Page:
- The Washington Times - Wednesday, September 15, 2004

John Kerry is losing support among Democrats, independents, women, Catholics and veterans, all of whom helped give President Bush the post-convention bounce he got — and still holds — in many polls.

The Bush tide, at least for now, is running strong in several battleground states.

Ohio, where Mr. Bush edged Al Gore by three percentage points in 2000, increasingly looks like a lost cause for Mr. Kerry. The Democrat is so far behind in that state that pollster John Zogby says he is “ready to take Ohio out of battleground category and make it a red [Republican] state. I have Bush with a solid lead of 10 points there.”

In hotly contested Florida, the president now is up by six percentage points, 51 percent to 45 percent, in a Survey USA poll of 607 likely voters taken Saturday through Tuesday. In July, Mr. Kerry was ahead by three points in the same poll. Back then, the senator from Massachusetts led by 12 points among women and by three points among military households; Mr. Bush now leads by three points in each group.

Pennsylvania, which went for Mr. Gore in 2000, is now too close to call in the latest Rasmussen poll, and in Wisconsin, also won by Mr. Gore four years ago, Mr. Bush has an eight percentage point lead in the most recent CNN/USA Today/Gallup poll.

Even in New York — one of the most reliable Democratic states in the past three elections — Mr. Bush is gaining momentum, now trailing by six percentage points in the Quinnipac University poll, which last month had Mr. Kerry leading by 18 points. A Marist poll has Mr. Kerry falling to an eight-point lead from a 14-point advantage in April.

Mr. Bush’s poll gains have come by adding Democrats and independents to a solid base of Republican support.

Mr. Bush enjoys stronger backing among self-identified Republicans compared with Mr. Kerry’s support among Democrats. In one major poll, 11 percent of Democrats say they will vote for Mr. Bush.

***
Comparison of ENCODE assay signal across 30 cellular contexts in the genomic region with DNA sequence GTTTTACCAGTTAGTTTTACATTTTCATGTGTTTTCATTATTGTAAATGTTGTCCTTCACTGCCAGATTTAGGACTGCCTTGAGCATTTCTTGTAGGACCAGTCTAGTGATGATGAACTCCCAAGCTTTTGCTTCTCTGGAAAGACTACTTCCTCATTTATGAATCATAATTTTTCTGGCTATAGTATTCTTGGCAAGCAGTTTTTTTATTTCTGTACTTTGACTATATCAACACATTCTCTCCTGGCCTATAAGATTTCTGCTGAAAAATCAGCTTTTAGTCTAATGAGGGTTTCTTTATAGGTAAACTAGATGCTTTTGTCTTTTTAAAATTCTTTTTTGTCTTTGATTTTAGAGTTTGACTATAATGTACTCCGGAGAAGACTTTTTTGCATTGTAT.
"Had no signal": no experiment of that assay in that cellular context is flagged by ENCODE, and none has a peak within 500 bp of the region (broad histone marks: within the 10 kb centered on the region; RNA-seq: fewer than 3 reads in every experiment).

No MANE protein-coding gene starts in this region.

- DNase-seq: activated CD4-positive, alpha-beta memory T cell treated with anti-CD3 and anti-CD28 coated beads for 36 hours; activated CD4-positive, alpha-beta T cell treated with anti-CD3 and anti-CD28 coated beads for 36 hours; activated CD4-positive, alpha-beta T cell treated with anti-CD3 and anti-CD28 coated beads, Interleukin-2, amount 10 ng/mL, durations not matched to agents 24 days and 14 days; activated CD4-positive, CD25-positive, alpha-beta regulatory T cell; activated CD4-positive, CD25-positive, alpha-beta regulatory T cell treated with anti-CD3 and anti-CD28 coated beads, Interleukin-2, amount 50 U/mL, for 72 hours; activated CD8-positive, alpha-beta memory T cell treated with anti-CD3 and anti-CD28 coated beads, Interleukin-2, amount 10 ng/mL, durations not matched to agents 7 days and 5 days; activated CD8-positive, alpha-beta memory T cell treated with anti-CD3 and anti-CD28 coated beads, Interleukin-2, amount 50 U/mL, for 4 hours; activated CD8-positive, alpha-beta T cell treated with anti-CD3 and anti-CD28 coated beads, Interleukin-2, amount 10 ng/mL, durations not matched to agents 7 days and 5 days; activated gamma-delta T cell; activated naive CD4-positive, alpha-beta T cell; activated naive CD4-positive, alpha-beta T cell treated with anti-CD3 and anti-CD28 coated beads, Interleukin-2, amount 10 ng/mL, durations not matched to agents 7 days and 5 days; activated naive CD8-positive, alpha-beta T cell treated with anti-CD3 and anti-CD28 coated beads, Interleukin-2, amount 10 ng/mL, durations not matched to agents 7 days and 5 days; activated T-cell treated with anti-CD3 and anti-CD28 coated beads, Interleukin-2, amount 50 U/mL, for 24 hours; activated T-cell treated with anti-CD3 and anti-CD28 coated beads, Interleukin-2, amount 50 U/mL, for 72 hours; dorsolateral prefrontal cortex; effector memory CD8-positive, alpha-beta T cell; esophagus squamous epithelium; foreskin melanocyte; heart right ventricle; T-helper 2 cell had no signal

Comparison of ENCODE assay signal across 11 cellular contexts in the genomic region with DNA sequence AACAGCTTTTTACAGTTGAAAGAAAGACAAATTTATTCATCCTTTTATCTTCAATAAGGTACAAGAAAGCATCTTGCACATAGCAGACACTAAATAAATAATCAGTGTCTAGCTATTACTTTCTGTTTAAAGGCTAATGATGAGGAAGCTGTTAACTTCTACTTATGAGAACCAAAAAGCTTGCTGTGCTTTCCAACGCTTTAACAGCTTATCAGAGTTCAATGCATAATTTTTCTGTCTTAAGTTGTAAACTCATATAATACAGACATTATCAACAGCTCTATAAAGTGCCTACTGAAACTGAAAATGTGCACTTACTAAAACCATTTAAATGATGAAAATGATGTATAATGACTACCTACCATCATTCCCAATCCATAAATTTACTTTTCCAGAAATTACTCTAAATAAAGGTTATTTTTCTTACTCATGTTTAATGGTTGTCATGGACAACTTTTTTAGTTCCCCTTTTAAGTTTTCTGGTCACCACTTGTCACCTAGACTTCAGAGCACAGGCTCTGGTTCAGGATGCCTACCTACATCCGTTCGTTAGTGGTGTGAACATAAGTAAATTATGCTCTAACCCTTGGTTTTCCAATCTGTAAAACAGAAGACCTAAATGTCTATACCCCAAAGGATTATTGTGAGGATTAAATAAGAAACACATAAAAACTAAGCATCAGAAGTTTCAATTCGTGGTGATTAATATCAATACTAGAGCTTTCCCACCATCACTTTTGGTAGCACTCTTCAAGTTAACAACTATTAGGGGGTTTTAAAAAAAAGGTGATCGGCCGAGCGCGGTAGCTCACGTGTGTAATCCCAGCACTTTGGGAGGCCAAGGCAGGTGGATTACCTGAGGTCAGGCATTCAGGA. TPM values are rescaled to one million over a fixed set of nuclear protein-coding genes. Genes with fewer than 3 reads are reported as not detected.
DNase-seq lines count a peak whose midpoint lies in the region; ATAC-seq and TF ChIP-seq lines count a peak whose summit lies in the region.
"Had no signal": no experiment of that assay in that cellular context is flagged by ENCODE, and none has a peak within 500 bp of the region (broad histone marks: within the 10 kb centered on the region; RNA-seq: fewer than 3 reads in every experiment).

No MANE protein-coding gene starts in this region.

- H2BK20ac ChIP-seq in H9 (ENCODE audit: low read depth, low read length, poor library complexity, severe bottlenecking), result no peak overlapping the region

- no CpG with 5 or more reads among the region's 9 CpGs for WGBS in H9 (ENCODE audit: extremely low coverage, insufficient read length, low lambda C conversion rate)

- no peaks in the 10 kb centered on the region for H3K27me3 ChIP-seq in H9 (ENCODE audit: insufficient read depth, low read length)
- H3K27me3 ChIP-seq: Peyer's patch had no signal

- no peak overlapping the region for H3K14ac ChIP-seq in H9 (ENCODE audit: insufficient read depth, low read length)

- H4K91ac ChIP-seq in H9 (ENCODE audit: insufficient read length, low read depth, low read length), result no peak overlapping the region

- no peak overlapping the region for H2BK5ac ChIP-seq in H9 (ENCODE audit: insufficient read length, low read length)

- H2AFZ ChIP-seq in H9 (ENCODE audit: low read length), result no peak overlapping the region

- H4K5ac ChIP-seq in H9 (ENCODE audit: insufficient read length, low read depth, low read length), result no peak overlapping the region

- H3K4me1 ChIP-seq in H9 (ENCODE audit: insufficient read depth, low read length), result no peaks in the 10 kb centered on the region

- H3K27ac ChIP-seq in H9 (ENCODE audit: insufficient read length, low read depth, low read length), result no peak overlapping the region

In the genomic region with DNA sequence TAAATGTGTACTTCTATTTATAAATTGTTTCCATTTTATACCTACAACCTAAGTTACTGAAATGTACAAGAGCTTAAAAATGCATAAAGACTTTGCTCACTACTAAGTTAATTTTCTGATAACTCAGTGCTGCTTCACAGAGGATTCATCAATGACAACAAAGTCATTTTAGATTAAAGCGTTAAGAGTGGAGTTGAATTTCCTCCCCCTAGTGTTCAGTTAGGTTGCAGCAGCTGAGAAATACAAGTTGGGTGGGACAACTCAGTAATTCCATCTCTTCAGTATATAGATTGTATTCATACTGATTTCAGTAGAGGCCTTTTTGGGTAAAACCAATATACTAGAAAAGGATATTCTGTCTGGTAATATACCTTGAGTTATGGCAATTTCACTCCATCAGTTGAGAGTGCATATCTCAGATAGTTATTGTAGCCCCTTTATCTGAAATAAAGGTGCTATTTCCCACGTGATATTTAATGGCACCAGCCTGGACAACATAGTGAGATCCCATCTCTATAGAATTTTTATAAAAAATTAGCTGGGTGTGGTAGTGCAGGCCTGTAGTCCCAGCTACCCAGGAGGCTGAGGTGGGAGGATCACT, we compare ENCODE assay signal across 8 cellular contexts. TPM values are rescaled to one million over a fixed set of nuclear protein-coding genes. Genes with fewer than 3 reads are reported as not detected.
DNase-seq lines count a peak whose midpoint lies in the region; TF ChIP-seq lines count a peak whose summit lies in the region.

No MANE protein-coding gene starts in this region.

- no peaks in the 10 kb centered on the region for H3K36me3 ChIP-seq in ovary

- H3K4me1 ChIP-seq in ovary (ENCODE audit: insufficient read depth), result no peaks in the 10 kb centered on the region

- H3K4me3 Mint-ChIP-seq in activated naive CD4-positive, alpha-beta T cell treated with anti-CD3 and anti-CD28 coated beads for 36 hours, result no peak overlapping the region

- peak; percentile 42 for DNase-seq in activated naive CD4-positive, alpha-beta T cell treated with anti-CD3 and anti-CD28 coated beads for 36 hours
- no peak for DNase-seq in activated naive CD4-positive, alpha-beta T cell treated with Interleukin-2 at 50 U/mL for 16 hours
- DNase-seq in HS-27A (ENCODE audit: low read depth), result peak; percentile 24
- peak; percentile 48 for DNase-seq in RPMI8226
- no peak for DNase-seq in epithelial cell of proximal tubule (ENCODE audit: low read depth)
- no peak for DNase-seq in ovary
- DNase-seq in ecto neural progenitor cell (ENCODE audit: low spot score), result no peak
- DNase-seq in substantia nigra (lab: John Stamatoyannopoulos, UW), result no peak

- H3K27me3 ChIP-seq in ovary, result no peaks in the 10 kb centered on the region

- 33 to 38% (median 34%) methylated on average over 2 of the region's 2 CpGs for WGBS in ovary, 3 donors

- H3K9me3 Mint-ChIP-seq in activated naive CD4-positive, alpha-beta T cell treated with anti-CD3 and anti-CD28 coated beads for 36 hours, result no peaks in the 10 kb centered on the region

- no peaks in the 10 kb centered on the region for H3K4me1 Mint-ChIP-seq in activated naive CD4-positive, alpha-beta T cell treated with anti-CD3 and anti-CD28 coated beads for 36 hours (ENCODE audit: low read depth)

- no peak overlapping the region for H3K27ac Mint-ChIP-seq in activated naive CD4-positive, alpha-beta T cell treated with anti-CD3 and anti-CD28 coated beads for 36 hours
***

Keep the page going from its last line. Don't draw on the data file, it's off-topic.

Mr. Bush made a giant leap forward among independents in a Sept. 6-8 CBS News poll, which had him with 39 percent of the independent vote last month but with 48 percent this month. Mr. Kerry’s share of independents went from 44 percent last month to 39 percent in the latest survey.

Mr. Bush also has erased the so-called “gender gap,” now enjoying a five percentage point edge among women in the CBS poll, which last month had Mr. Kerry with a seven-point lead among women. The Sept. 7-9 Time magazine poll found “surprising Kerry slippage among women — long a Democratic mainstay,” with 45 percent now for Mr. Bush and 44 percent for Mr. Kerry, reversing Mr. Kerry’s 50 percent to 36 percent advantage among women a month earlier.

The ABC News/Washington Post Sept. 6-8 poll found Mr. Bush “has gained ground particularly among men, among veterans, among independents and in some cases among white Catholic voters. The latter two are the quintessential swing voters in American politics.”

Among veterans, that poll showed, Mr. Bush and Mr. Kerry ran even at 46 percent each after the July Democratic convention. After a month of ads by a group of veterans critical of Mr. Kerry’s Vietnam record, however, Mr. Bush now holds a commanding 55 percent to 37 percent advantage among veterans.


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